By Lisa Zimmerman, Player Engagement Insider
In 1973 when Doug Williams was preparing to graduate from high school in the small town of Zachary, Louisiana outside of Baton Rouge, there weren’t a lot of black quarterbacks at major universities, especially in the south. Williams didn’t feel he was athletic enough to be converted to another position. That’s when the legendary head coach Eddie Robinson of Grambling State University, one of the premiere historically black colleges and universities, offered Williams the opportunity to play for him.
“My mom made the decision,” Williams said with a laugh. “It was 15 minutes from my house. She woke me up to tell me I was going to Grambling.”
In those early days, they had no idea of what was to come, including the ground-breaking NFL career Williams, currently a personnel executive with the Washington Redskins, would go on to have.
“We didn’t think about it,” Williams said. “Coach Rob was Coach Rob. We didn’t know the world was watching. He told my mama that I was going to class, and church every Sunday, and get a degree, and that’s all she wanted to hear.”
And so, it was. During his years at Grambling, Williams set records on the field and managed to not only earn his undergraduate degree in four years, but started work on a graduate degree. By that time, Williams had caught the attention of the NFL and in 1978 the Tampa Bay Buccaneers selected him with the 17th overall pick, making him just the second black quarterback in history to be drafted in the first round. (Eldridge Dickey was the first in 1968 for the Oakland Raiders, but the team converted him to wide receiver.)
While he didn’t come from a program at one of the larger football schools, Williams credits his experience at Grambling as providing him with the solid foundation he needed for a successful life in every aspect.
“[HBCUs] offer [learning about] survival,” Williams said. “On the football field, we didn’t have the best of facilities, but we had damn good players. Coach Rob used to tell us we had done so much with so little, we could do anything with almost nothing.”
And Williams made a lot out of that bare bones beginning. In his four years in Tampa Bay, Williams led the team to the playoffs three times, including in 1979, the team’s first trip to the NFC Championship game. After two years in the USFL playing for the Oklahoma/Arizona Outlaws, Williams then signed with Washington in 1986. In 1987 he became the first black quarterback to win a Super Bowl when Washington defeated the Denver Broncos in Super Bowl XXII. Williams was also named the game’s MVP.
Although society has come a long way in the 40 years since Williams arrived at Grambling, he remains a staunch supporter of what HBCUs still offer for many black students and student-athletes.
“If you’ve never been the minority it’s tough being the minority,” Williams said. “That’s part of our problem now. There are a lot of African-Americans at a lot of other schools that would do better being at an HBCU. They’d probably feel more comfortable in a place where culturally [they feel like they fit in better] and where they can ascribe to be a better person.”
Williams went on to a career in coaching and personnel, including serving as the head coach at his alma mater, Grambling. It was during one of his years in personnel that Williams recalled being especially struck by the differences between HBCUs and other colleges and universities when, in 1996, he was on a scouting trip for the Jacksonville Jaguars.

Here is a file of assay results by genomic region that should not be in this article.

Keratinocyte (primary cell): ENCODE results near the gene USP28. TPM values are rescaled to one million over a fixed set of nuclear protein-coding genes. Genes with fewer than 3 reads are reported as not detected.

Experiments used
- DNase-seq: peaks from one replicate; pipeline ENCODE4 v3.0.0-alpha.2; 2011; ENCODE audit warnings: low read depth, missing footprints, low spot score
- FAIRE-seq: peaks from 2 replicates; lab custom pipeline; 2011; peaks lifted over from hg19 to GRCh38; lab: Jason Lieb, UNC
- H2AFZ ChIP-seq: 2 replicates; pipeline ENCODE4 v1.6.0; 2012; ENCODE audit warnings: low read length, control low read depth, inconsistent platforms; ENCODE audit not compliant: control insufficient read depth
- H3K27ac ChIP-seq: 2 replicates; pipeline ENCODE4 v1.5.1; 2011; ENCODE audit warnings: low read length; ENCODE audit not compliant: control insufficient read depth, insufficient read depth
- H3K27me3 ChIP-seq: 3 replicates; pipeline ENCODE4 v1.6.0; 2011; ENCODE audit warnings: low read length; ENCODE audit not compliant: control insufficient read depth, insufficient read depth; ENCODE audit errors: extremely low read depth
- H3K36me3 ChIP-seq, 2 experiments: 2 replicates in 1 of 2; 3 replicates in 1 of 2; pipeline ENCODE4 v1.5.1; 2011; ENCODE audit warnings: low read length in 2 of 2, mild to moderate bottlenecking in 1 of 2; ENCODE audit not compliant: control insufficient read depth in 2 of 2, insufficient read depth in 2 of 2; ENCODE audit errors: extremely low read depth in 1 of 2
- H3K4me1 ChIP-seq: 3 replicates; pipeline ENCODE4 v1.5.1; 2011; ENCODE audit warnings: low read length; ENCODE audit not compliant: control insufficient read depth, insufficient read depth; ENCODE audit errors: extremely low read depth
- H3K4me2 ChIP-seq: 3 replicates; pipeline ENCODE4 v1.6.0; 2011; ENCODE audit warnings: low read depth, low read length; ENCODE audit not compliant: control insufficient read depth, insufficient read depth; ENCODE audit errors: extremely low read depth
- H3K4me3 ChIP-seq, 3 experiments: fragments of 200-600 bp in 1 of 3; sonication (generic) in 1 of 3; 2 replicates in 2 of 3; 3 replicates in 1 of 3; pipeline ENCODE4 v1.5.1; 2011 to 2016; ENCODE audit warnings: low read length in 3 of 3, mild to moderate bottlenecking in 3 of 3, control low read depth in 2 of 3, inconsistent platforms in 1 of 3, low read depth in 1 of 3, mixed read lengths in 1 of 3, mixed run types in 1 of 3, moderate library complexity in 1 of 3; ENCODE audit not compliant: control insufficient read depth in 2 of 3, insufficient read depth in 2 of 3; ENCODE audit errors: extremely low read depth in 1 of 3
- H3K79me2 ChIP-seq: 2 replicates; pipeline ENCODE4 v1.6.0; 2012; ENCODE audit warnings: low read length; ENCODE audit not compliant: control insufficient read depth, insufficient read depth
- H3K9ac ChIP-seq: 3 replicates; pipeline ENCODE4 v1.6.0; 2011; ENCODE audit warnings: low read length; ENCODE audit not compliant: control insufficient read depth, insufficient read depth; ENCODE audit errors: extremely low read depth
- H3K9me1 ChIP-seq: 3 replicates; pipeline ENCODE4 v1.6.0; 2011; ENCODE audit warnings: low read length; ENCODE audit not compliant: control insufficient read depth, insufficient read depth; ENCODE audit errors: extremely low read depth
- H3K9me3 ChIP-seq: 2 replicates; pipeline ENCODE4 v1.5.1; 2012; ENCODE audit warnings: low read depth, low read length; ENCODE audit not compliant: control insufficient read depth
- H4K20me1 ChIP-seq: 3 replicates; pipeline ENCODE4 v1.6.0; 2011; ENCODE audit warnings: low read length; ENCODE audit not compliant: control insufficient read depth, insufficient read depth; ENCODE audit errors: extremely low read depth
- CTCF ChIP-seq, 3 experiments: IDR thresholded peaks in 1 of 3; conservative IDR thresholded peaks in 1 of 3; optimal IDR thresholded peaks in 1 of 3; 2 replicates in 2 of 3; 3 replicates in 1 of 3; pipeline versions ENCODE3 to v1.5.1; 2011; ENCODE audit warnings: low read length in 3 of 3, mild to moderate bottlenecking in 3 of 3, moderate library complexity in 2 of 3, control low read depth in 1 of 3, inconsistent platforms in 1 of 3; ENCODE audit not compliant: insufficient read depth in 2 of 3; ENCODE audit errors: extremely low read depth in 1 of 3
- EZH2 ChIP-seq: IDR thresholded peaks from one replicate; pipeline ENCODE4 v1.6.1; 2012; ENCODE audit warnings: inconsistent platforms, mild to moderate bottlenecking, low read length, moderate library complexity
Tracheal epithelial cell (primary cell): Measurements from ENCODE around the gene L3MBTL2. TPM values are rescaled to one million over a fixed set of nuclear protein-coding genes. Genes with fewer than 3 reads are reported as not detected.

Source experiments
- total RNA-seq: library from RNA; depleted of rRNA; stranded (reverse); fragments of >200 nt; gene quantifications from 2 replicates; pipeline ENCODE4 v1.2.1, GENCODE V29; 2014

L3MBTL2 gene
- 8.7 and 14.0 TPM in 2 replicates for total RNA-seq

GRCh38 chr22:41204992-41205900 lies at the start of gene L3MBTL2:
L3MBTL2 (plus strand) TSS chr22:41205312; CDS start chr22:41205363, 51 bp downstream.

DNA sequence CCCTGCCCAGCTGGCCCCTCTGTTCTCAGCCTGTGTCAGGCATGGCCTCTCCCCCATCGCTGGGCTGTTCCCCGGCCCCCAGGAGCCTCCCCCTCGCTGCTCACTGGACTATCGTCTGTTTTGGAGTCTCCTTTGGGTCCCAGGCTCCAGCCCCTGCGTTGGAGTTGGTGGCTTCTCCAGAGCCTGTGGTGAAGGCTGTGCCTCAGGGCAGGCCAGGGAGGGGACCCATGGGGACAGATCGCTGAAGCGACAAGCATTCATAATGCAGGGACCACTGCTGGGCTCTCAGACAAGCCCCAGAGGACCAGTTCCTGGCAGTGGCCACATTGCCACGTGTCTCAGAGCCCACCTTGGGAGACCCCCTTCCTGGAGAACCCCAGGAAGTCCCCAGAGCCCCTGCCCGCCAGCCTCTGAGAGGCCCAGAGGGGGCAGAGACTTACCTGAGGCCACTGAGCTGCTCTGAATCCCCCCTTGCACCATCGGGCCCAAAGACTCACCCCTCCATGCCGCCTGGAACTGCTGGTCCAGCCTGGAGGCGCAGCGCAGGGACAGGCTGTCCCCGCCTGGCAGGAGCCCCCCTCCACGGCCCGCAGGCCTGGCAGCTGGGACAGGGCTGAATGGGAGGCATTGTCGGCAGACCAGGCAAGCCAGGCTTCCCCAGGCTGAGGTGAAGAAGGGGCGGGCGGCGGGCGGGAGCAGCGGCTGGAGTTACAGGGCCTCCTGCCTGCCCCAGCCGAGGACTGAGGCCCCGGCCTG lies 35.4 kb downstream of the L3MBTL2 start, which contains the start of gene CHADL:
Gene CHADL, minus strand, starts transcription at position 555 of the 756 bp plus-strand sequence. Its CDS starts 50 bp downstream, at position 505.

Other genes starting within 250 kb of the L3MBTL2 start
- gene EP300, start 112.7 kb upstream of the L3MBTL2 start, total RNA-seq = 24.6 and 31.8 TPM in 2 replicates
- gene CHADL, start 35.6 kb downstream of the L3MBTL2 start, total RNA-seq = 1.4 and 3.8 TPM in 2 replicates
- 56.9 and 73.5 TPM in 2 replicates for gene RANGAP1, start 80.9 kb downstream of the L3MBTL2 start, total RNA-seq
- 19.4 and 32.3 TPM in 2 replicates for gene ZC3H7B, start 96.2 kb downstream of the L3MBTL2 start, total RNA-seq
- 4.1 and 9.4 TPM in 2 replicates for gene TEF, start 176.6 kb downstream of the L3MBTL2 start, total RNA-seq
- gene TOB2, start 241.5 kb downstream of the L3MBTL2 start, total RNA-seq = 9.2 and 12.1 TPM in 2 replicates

“I went to Storrs, CT (to the University of Connecticut),” Williams said. “I passed a building that said African American studies. I thought, ‘Why would I want to be on a campus that’s only got one building that I can hang out?’”
And Williams points out, it’s not about being racially segregated, it’s about providing the best environment for students to get the best education for them. He pointed out that while white students are the minority, they are welcomed.
“There’s no discrimination. We welcome the white students if they want to come,” he said. “You’d be surprised how inclusive it is, and how they would love to see more white kids on their campus.”
He was pleased when the NFL chose to highlight the Pro Football Hall of Fame players who attended HBCUs at this year’s Super Bowl. He emphasized that the education offered at the HBCUs is often more comprehensive, to help prepare students not only academically, but focus on teaching life skills as well.
“I think people have a preconceived idea that going to an HBCU, that you’re being taught about racism,” he said. “But, [especially older guys], we all had similar stories. You didn’t have a choice. You went there because that’s where you could go. I was fortunate enough to play for Eddie Robinson. Coach Rob was instrumental in a lot of guys growing up as men, not just as football players. Every guy who’s made it to the Hall of Fame would have made it in life anyway. Because of all the people who were pushing you.”
For Williams, the most important thing is for everyone to have a place where they can further their education and give them the best chance for success in life. For many students coming from predominantly black grade schools and high schools, the comfort level of being at an HBCU can provide that launching pad.
“You’ve got a degree,” he said. “It can’t be taken away, and you have something to fight with.”
Lisa Zimmerman is a long-time NFL writer and reporter. She was the Jets correspondent for CBSSports.com, SportsNet New York’s TheJetsBlog.com and Sirius NFL Radio. She has also written for NFL.com.